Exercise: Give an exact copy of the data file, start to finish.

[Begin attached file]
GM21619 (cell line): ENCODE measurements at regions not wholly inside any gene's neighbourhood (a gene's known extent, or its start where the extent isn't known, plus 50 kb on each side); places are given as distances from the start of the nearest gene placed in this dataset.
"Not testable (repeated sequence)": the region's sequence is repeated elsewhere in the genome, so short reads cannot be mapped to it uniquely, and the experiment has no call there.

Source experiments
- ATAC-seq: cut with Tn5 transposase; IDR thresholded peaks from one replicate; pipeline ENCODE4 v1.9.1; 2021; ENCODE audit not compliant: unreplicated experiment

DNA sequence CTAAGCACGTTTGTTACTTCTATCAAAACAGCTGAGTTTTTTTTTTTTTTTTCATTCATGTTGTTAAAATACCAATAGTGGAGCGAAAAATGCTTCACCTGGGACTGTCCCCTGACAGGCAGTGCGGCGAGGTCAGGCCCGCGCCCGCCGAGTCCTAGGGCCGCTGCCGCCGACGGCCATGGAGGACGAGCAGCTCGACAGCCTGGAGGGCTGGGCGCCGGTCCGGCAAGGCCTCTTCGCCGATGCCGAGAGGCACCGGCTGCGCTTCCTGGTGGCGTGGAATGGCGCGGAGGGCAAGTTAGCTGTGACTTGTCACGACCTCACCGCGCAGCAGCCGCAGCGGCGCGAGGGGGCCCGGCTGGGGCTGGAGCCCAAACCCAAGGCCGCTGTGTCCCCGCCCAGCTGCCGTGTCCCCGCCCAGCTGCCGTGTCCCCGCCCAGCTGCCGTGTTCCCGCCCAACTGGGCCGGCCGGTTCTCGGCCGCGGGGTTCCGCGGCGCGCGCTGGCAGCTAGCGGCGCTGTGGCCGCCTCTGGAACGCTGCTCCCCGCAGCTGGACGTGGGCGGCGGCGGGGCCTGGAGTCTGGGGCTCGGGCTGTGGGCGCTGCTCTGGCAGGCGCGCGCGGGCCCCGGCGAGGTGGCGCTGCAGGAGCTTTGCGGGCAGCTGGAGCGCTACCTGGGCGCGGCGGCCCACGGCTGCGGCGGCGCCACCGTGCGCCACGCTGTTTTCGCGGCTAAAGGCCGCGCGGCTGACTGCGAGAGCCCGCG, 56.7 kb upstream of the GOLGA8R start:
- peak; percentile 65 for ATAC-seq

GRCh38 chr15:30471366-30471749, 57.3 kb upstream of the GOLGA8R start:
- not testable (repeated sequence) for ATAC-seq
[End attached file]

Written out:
GM21619 (cell line): ENCODE measurements at regions not wholly inside any gene's neighbourhood (a gene's known extent, or its start where the extent isn't known, plus 50 kb on each side); places are given as distances from the start of the nearest gene placed in this dataset.
"Not testable (repeated sequence)": the region's sequence is repeated elsewhere in the genome, so short reads cannot be mapped to it uniquely, and the experiment has no call there.

Source experiments
- ATAC-seq: cut with Tn5 transposase; IDR thresholded peaks from one replicate; pipeline ENCODE4 v1.9.1; 2021; ENCODE audit not compliant: unreplicated experiment

DNA sequence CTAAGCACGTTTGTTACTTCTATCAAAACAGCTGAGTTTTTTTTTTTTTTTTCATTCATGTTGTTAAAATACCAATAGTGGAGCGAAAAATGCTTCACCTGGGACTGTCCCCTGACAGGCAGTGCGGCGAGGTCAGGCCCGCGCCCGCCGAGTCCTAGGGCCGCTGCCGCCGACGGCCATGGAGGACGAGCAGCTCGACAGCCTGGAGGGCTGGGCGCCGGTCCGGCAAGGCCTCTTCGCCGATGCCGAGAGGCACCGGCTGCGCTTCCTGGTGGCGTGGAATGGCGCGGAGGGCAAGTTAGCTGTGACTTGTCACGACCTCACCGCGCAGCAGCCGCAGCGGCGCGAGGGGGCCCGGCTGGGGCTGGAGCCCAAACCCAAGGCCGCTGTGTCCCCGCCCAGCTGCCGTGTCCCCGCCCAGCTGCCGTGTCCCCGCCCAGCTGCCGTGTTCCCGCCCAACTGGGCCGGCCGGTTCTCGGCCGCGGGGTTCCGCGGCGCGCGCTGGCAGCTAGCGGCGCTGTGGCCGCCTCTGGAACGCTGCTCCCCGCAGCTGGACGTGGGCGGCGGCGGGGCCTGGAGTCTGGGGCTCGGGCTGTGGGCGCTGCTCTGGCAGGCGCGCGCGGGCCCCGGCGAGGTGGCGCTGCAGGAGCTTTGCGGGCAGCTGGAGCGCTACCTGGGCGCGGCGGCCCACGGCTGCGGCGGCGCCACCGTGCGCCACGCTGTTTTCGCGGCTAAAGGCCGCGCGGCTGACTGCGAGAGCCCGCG, 56.7 kb upstream of the GOLGA8R start:
- peak; percentile 65 for ATAC-seq

GRCh38 chr15:30471366-30471749, 57.3 kb upstream of the GOLGA8R start:
- not testable (repeated sequence) for ATAC-seq